Tuesday, June 19, 2018

Mixing with SpecTrend™
Pink-Noise Weighted Metering

You may have read or seen something in the past year or so about using pink-noise as a reference for mixing.  The way it works is--- you listen to pink-noise while you solo each instrument or voice in your mix.  You then adjust the level of the part until it is just barely heard above the pink noise.  Once you have done this for each track, the mix should have an overall balance consistent with pink-noise.

The technique works because, as it happens, well balanced music follows the same frequency distribution as pink-noise.
  • Pink-Noise is random noise with level decreasing at -3db per octave as the frequency increases (also called 1/f noise).
In other words, well balanced music also decreases at -3db per octave as the frequency increases.  If you view the spectrum of high quality recordings you will see that they follow this -3db per octave pattern.

The problem with the pink-noise matching technique is that it is very tedious, requiring you to do each track, one-at-a-time.  It also requires a good source of pink-noise, which is surprisingly hard to find.  And, you must have good ears and/or a good listening environment to be able to hear it well---tedious and time consuming! So, it is easy to see why it is not a universally used technique, despite the fact that, theoretically, you should be able to achieve a balanced mix.

This is where SpecTrend™ comes in. What is new with SpecTrend™ is that the spectrum display is mathematically weighted to match a perfect pink-noise spectrum.  This means that the SpecTrend™ metering shows all 1/3 octave bars at the same level when the mix is balanced across all frequencies.

So, when using SpecTrend™, you just look to see that all the level bars are more-or-less equal, and you know the mix is balanced!  All the bars approximate a rectangle when the levels match, so it is visually easy to see that you have achieved your balanced mix.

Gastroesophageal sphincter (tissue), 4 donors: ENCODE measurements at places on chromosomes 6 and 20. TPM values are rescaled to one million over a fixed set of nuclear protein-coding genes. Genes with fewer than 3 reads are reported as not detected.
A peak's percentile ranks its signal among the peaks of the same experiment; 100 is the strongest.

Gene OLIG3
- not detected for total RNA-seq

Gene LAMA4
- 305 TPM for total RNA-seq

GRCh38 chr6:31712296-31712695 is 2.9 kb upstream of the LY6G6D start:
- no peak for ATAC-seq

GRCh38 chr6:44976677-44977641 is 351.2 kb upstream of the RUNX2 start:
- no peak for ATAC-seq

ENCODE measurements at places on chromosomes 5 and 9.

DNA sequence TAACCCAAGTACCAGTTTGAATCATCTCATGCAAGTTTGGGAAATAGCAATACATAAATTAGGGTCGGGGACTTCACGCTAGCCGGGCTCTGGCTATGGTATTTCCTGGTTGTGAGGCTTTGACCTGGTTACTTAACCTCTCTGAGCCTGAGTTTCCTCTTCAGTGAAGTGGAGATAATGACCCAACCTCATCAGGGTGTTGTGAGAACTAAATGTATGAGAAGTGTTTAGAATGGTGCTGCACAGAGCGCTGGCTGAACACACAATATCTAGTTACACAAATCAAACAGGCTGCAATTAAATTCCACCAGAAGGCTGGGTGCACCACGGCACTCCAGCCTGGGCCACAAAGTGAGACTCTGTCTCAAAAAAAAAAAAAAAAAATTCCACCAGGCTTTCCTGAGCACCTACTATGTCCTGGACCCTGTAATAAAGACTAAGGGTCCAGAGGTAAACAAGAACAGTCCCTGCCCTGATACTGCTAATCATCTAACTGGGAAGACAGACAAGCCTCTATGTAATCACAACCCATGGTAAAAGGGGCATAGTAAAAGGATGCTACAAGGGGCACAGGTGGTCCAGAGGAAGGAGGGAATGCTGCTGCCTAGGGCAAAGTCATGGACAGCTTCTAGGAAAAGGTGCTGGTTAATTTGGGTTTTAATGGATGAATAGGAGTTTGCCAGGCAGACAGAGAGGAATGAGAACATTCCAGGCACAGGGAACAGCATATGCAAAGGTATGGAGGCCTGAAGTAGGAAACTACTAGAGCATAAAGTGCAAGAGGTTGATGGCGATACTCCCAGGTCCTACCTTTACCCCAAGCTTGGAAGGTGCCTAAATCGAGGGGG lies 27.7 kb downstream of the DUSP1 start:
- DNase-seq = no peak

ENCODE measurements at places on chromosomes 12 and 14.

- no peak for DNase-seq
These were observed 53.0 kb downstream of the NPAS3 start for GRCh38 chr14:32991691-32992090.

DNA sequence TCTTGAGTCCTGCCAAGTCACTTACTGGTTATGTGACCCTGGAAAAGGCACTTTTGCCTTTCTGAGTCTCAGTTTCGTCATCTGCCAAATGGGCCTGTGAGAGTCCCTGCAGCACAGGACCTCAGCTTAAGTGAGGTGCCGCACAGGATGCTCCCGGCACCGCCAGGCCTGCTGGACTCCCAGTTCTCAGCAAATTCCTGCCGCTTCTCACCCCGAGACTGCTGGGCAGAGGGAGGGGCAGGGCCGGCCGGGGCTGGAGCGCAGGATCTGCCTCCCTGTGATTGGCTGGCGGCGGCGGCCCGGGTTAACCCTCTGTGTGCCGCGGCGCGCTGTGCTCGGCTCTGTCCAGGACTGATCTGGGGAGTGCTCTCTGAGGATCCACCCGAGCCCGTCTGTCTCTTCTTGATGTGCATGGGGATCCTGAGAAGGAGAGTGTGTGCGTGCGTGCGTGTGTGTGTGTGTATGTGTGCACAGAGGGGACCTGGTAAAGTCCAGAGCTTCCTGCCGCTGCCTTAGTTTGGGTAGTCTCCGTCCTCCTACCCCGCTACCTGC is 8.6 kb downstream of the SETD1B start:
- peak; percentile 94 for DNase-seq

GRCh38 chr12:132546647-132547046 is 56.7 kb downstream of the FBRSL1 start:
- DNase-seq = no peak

And, of course, you are able to view the whole mix at once, without having to go through and solo each track.  And you never have to listen to pink-noise!  The metering is all done mathematically.

In addition, the 1/3 octave bars are color coded according to level, with green being the target range.  So achieving a frequency balanced mix becomes a matter of constructing a "green rectangle"!  How easy is that!

Frequency balancing the mix then, becomes just a matter of adjusting each track's level and/or EQ, until all the 1/3 octave bars are equal.  Done.

It is even a great tool for production and arranging.  Since the display allows to see each 1/3 octave band individually, it is easy to see when a particular frequency band is "overloaded", or maybe "empty".  So, you modify the arrangement, perhaps, raising a part an octave, to better balance the mix.  Or add another part in the "empty" frequency range to fill out the bands equally.

And, it should be mentioned that, although SpecTrend™ achieves its display mathematically, without introducing any noise, it does include a noise generator for testing and reference purposes.  The noise generator can produce pink-noise or white-noise.  There is an included level control.  And the output routing either sends the noise only to the meter, or to the output (speakers), or a mix of input and output.

It should be noted that in "Output" mode, the noise goes only to the output to be played, for example, over your speakers.  The input to the track is displayed on the meter.  You can then set up a microphone to feed the track and allow you to see the frequency response of your room and speakers.  So, in addition to mixing and arranging duties, SpecTrend™ can also be used to set up your mixing environment!

So, SpecTrend™ gives you a tool that allows you to do the pink-noise spectrum matching in an easy to use plugin (VST, VST3, AU, AAX, for Mac and PC).  It is no longer necessary to be born with "golden ears" to achieve that great mix. Check it out and see what it can do for your mixes!
  • Full Disclosure: Direct Approach is my company, and I am the creator of the SpecTrend plugin.